Know Your Cholesterol numbers and be 'Heart Healthy'

It is necessary to be 'heart healthy' and to know your cholesterol numbers. A first step to knowing whether you are 'heart healthy' is assessing the risk and following the new cholesterol guidelines. It is also necessary to understand why cholesterol numbers and risk factors are important to being healthy. In this regard, the National Cholesterol Education Program has set out new cholesterol guidelines in 2001 which lays emphasis on a number of factors including knowing all the cholesterol numbers. There are many people attending health fairs that get cholesterol tests done to find out how healthy they are. The total cholesterol number pertains to the number of milligrams of cholesterol contained in a deciliter of blood (mg/dL). A total cholesterol number of 200 or less is recommended. A number between 200 and 239 indicates the presence of a problematic condition, especially if there are two or more other risk factors. A number of 240 or more means seeing a doctor for a complete fasting lipoprotein profile.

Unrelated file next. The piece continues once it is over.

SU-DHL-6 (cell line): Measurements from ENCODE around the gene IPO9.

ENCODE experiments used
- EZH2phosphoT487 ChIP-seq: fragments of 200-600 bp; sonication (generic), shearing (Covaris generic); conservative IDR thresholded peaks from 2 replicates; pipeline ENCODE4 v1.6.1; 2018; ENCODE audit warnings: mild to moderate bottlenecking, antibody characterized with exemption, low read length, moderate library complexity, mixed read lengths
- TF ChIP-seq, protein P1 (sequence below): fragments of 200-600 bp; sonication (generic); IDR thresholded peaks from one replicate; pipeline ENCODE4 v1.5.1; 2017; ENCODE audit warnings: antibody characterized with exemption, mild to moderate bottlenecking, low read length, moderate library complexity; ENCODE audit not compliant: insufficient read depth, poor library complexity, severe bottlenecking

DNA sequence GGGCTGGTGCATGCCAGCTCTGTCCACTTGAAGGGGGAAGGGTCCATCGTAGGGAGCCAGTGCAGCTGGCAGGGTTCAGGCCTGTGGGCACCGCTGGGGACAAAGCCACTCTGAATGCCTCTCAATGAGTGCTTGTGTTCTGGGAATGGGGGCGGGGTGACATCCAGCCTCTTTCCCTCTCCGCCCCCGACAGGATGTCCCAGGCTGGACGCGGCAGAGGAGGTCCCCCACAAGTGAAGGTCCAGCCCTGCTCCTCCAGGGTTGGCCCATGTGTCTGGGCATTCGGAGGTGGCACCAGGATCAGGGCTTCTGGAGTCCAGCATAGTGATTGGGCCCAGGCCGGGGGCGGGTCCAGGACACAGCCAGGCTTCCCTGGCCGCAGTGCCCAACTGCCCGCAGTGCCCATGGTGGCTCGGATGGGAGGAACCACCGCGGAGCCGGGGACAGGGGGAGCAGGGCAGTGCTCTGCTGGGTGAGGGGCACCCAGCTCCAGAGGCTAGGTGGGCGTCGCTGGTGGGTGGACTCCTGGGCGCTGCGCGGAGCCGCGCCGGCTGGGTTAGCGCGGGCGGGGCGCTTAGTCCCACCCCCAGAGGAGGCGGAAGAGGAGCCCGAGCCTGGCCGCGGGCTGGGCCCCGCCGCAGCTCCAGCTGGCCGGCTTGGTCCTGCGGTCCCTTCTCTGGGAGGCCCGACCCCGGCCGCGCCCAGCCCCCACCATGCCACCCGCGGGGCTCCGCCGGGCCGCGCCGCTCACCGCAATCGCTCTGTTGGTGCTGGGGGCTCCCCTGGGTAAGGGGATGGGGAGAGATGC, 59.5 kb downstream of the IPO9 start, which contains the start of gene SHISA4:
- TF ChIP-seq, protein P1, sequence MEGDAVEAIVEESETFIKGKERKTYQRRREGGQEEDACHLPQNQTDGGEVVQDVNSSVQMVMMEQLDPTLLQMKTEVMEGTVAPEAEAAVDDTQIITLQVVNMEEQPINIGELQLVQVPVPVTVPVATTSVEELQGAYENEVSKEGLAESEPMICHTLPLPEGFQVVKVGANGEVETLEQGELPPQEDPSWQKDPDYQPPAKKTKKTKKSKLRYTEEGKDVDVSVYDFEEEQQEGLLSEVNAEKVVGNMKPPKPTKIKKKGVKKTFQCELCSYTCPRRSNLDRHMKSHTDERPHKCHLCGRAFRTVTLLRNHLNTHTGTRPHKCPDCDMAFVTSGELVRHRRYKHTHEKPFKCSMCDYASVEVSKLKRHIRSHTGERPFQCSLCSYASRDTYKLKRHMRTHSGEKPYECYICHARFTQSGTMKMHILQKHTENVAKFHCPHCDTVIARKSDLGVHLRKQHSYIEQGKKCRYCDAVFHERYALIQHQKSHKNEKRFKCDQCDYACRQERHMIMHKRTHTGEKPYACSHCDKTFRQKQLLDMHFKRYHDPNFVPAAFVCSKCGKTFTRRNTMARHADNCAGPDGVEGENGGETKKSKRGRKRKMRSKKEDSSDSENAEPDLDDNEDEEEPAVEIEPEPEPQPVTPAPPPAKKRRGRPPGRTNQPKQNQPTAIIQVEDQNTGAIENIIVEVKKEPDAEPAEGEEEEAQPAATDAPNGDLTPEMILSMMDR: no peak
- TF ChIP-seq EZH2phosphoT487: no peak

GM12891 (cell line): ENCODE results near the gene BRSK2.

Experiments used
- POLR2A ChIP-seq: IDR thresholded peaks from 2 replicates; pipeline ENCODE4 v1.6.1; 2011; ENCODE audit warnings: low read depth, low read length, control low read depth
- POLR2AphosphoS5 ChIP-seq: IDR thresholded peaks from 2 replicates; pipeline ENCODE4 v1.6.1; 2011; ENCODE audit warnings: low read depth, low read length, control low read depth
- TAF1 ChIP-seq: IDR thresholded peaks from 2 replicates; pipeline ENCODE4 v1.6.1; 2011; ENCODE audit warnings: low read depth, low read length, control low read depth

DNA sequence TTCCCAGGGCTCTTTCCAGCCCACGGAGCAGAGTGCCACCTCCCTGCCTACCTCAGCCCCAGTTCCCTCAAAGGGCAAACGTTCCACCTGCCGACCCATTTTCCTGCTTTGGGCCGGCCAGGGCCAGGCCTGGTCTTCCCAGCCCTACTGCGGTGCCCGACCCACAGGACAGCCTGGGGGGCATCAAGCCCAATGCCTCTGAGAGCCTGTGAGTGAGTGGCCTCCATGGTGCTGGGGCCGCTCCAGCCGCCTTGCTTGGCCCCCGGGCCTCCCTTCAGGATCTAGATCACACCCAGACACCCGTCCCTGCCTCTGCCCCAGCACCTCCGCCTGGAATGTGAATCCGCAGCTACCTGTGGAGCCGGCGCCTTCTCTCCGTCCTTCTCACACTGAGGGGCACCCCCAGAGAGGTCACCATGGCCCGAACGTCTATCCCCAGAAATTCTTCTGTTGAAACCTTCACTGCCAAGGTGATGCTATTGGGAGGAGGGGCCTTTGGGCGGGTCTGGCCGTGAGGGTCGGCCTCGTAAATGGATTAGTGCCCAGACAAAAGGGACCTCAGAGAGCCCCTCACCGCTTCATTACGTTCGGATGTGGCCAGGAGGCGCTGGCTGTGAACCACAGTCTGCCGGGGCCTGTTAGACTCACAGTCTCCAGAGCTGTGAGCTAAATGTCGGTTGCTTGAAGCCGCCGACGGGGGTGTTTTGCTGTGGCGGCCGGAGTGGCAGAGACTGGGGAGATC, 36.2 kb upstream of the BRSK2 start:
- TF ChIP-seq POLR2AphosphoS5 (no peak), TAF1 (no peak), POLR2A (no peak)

Good, Bad, High or Low

As far as 'good' cholesterol levels are concerned, a HDL level of 60 or more is considered good while a number less than 35 to less than 45 is considered low, and a number in the mid forties for men and mid fifties for women is considered average. And, for 'bad' cholesterol (LDL), the new guidelines have an additional category called optimal level. A desirable LDL level cholesterol number should be less than 130 to less than 100 mg/dL. A smaller LDL number or a LDL number of fewer than 100 is thought to be more beneficial than higher numbers.

A LDL number that is 160 or more is a high risk factor while a number between 130 and 159 is a borderline reading, and it is possible to lower high LDL cholesterol as well as raise HDL cholesterol numbers through changes in lifestyle and dietary controls. There are also new guidelines pertaining to triglycerides numbers and excessive levels of triglycerides are a risk factor for heart disease. For persons with a triglyceride level of less than 200 mg/dL, doctors may require giving them additional medical treatment in besides cholesterol lowering treatments.

As a general rule, total cholesterol should not exceed 200 mg/dL of blood and LDL cholesterol should also be below 130 mg/dL while HDL cholesterol levels should be 35 or more. Any other cholesterol numbers would require a personalized treatment plan that a doctor will need to prescribe, and could include cholesterol lowering medication.